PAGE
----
Elixir Code Editors & IDEs 2017 - which one are you using? (Poll)

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I would say, for most “regular users” (meaning someone who’s comfortable but not the tpope of emacs), you’ll be fine with most layers. Layers being the set of packages and settings for those packages that make up what you add to your config file.

As an example, if I want to edit ex-files I’ll add elixir to my layers and restart, which will install a pre-configured set of packages and customizations for those packages, these being aimed at Elixir editing and tooling. This is the abstraction you’d create when you were setting something up for yourself and it’s not a completely horrible experience, even in the cases where spacemacs is missing something. Before you get to that point, most layers will already be set up reasonably for you.

The anectode you wrote would be pretty much the same for spacemacs in that you’d be able to add any additional customization that pertains to your user-config in your config file as it is has both dotspacemacs/init (executed before loading of packages) and dotspacemacs/user-config (executed after loading of packages).


i’m using it for my work (rails, js and elixir).

it is in my opinion, the best text editor right now.

i was a long time vim user, but when looking at spacemacs, lots of good things surprise me.


You can customize theme for neotree :wink: https://github.com/syl20bnr/spacemacs/blob/master/doc/DOCUMENTATION.org#neotree-theme

I would like to see pimp emacs with new modern ui :smiley:


I’ve tried all four customizations, still nowhere near acceptable for me, sadly…

I have long succumbed to the assumption that most programmers just don’t prioritize UI and syntax coloring :smile: I’ve had enough of high contrast syntax themes with vivid colors, but the low contrast ones such as Solarized and Zenburn are too… weird?

Lately I’ve been using Nord theme, which has a calm and cool atmosphere with it while having just enough contrast for highlighting, for almost everything (Vim, Atom, iTerm2, etc.) and I’m loving it. It’s just so beautiful. Sadly there’s still no Emacs/Spacemacs port for it.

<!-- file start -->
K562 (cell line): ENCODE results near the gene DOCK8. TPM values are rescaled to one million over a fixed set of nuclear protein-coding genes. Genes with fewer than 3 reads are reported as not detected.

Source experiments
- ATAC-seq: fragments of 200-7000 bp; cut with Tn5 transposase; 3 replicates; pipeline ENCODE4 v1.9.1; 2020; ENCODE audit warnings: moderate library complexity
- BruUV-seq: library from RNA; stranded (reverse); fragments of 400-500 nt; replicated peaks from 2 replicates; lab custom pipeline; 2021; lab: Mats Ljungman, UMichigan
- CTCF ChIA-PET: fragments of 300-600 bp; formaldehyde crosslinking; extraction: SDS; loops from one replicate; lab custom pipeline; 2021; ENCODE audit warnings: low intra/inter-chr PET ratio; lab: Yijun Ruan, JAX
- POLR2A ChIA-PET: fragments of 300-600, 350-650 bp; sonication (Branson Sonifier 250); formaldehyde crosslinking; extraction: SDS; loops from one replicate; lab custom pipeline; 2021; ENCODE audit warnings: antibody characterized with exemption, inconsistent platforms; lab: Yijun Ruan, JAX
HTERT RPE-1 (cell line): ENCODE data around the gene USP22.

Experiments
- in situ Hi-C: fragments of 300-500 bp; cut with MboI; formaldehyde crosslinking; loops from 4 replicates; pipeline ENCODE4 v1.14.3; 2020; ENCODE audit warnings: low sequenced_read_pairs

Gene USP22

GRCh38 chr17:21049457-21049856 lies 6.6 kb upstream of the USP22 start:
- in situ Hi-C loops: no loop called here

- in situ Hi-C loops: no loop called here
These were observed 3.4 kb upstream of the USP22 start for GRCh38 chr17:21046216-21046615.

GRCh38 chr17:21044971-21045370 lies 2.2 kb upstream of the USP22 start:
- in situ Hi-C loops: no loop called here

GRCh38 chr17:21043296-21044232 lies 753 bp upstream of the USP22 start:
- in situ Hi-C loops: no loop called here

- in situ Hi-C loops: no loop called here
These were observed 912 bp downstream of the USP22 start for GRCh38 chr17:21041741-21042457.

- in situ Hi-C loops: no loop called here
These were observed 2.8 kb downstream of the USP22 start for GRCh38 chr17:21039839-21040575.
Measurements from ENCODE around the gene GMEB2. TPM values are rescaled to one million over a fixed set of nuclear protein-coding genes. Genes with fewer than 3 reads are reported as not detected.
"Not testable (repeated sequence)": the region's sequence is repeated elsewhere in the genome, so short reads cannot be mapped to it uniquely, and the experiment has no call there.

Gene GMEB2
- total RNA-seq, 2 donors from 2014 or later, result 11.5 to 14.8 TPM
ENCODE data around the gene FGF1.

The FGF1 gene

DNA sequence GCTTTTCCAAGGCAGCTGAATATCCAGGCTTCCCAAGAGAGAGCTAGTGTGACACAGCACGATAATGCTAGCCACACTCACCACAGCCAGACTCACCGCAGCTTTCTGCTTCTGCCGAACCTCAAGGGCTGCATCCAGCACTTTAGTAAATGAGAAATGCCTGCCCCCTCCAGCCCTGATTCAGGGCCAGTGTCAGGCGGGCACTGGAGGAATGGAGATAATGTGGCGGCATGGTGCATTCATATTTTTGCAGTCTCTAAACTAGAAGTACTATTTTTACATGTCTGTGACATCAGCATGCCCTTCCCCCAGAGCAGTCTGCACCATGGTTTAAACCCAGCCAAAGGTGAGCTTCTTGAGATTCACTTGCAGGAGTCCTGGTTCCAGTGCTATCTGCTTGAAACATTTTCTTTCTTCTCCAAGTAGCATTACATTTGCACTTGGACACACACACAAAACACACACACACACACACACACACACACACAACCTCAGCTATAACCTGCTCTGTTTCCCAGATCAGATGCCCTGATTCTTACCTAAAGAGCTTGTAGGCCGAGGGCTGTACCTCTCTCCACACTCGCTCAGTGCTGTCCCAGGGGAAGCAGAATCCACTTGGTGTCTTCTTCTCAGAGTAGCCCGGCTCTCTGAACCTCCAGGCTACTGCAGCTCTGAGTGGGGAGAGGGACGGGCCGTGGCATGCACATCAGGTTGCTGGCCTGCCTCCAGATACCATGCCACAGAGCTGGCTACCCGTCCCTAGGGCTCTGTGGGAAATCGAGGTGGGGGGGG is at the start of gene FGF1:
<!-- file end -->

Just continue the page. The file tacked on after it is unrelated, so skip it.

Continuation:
You must be doing it wrong :stuck_out_tongue:

(That is on MacVim btw - I haven’t ported things over to SpaceMacs yet…)


I do not like treeviews at all, I do prefer find-file-in-project (or similar). Atom does provide similar functionality by hitting CTRL-P.


Huh, It’s Ctrl+t here and I’ve not changed that keybinding…


Which one would you choose, vs code or intellj?


Good point, but I use treeview on Atom for 1) creating new files or folders, 2) moving files around, 3) get a glimpse of the current state of working dir in git (Atom’s git integration is awesome). I think I’m not good enough at doing these things on either Vim or Emacs :smile: I’m currently trying not to depend on treeviews that much and instead embrace the power of ctrlp.

It’s both Cmd+T and Cmd+P here on OSX, I suppose it’s the same too on Windows and LInux.


Ctrl+p is the Command Pallette here on the default Windows install, so definitely not the same, how interesting…


Well, When I do write CTRL-P I do mean to press “CTRL” and “P”, when I write CTRL-SHIFT-P, I mean to press that three, so maybe thats where the confusion comes from


Ah, heh, yeah p is p to me and P is Shift+p in my mind. ^.^


Only when I do emacs notation as in C-p and C-P…


I use both VS Code and IntelliJ (Webstorm). I think VS Code has the better Elixir plugin.